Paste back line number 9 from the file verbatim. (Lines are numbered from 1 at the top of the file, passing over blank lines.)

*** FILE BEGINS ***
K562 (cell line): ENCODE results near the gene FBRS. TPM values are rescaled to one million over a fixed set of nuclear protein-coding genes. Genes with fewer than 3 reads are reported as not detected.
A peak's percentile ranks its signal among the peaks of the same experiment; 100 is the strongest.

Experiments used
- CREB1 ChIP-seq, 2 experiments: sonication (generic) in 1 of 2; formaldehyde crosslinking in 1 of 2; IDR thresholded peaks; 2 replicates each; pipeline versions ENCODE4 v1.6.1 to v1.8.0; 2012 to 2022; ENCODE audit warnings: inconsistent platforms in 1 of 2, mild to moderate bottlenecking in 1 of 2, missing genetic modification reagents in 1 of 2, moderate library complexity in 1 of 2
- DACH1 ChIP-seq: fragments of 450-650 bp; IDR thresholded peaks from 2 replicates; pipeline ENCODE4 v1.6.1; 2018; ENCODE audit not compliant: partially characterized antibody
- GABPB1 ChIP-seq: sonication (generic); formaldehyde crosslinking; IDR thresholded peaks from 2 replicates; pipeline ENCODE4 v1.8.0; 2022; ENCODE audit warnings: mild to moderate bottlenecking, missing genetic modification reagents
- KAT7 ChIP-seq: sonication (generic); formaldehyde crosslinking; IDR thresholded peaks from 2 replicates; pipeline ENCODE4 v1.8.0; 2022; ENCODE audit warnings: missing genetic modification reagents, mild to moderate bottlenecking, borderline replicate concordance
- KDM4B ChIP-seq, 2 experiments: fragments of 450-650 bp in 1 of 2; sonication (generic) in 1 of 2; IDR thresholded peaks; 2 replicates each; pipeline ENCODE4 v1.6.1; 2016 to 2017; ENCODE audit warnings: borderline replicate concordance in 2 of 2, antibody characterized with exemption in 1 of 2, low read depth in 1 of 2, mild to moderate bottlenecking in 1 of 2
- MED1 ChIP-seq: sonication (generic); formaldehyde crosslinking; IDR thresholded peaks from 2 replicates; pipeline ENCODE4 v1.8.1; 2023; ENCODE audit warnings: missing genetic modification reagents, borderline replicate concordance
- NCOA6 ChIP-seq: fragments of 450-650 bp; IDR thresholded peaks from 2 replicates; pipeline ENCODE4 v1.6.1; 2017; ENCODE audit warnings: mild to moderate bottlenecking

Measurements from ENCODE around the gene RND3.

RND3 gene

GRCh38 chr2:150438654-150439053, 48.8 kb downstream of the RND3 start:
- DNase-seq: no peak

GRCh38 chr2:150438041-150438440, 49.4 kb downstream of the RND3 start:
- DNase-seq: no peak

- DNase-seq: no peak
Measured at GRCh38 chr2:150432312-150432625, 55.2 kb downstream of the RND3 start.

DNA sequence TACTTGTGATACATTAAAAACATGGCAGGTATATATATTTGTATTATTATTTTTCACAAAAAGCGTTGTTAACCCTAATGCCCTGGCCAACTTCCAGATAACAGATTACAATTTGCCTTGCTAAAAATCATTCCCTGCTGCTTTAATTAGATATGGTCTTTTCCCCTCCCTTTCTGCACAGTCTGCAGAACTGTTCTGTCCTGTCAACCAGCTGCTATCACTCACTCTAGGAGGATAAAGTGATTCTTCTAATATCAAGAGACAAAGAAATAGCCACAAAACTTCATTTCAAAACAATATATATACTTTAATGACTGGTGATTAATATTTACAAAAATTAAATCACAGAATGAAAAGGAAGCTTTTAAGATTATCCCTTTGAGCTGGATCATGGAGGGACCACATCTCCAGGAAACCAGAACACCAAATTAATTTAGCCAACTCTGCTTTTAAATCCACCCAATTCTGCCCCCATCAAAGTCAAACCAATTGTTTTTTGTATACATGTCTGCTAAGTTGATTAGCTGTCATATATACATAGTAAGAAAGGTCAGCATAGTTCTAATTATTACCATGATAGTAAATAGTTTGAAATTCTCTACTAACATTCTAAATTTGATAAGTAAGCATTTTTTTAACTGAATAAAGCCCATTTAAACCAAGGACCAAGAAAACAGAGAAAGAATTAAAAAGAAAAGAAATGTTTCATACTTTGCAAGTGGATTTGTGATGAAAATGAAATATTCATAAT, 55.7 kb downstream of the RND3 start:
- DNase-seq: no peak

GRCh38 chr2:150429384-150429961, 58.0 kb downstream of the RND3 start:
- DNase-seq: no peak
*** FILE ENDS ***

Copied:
- MED1 ChIP-seq: sonication (generic); formaldehyde crosslinking; IDR thresholded peaks from 2 replicates; pipeline ENCODE4 v1.8.1; 2023; ENCODE audit warnings: missing genetic modification reagents, borderline replicate concordance